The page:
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By Laura Drinan
Hometown Weekly Reporter
If you had the opportunity to visit the Needham Free Public Library during the month of March, you probably noticed that spring arrived early at the Friends Gallery. Although the several nor'easters ensured that it still looked like winter outdoors, Kira Seamon's bright and colorful photography welcomed the new season inside.
Using a lens that attaches to her smart phone and produces a kaleidoscope effect on her photos, Kira creates unique prints filled with geometric designs and eye-catching colors. She was inspired by both Matisse and by the beautiful colors one can see in a kaleidoscope to begin this unparalled form of photography.
"People think it's color-corrected, but I have to tell people it's not,” she said. “You know how you don't see all of the colors in the color spectrum? The thing is that sunlight backlights the leaves, and the kaleidoscope [lens] brings the color out."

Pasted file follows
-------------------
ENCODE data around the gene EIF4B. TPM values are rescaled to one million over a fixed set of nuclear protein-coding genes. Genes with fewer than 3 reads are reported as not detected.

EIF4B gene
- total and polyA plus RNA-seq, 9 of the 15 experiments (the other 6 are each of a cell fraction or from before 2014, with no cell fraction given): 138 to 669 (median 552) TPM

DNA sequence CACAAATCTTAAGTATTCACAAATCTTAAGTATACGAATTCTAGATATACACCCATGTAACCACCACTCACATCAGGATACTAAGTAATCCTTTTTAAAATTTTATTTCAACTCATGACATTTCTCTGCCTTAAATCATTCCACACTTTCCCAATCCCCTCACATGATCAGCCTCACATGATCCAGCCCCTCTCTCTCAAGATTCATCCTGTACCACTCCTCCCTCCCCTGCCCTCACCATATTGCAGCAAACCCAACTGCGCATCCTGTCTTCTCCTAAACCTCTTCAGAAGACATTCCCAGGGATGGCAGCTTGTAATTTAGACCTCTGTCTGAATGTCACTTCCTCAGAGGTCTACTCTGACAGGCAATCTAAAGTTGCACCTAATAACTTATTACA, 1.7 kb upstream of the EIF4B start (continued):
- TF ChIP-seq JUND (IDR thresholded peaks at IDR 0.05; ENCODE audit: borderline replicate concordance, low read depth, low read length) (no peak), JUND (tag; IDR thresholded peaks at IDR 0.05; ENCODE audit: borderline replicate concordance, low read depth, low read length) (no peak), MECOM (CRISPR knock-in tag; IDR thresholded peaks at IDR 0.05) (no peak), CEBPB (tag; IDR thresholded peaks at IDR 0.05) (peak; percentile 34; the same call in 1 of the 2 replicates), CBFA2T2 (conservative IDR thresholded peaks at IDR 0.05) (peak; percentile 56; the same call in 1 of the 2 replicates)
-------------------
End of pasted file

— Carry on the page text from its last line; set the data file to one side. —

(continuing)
In her previous exhibits, Kira featured her “Stained Glass Sky” pieces (many of which were taken in and around Wellesley) and photos from her winter collection that included interesting patterns of snow-covered trees.
For Needham, however, Kira debuted her flower egg collection – photos of blooming flowers that were made shaped into ovals.
“I bend them in a program on the computer,” said Kira. “I actually stumbled upon it; I wasn't even trying to do that. But the very first time I did it, it was a rough kind of egg, and I said 'I bet I can a nice, polished egg.'”
Whereas many of the flowers are indistinguishable in her kaleidoscope prints, viewers can identify the flowers clearly in Kira’s egg prints, which helped library patrons get excited for springtime and for Easter.
Each of Kira’s prints are undoubtedly stunning, but viewing the gallery from afar allows one to see just how brilliantly colored each photo is. Although Kira normally takes it upon herself to arrange the pieces in her exhibits, this time, reference and programming librarian Gay Ellen Dennett tackled the task.
She perfectly arranged the prints by color and size to allow the more deeply colored and smaller prints to sandwich the brightest and largest yellow and pink prints that hung in the middle of the gallery.
For those who missed her amazing display, Kira’s work will be on display at the Weston Public library in April, the Dedham Public Library in May, and the Westwood Public Library in June.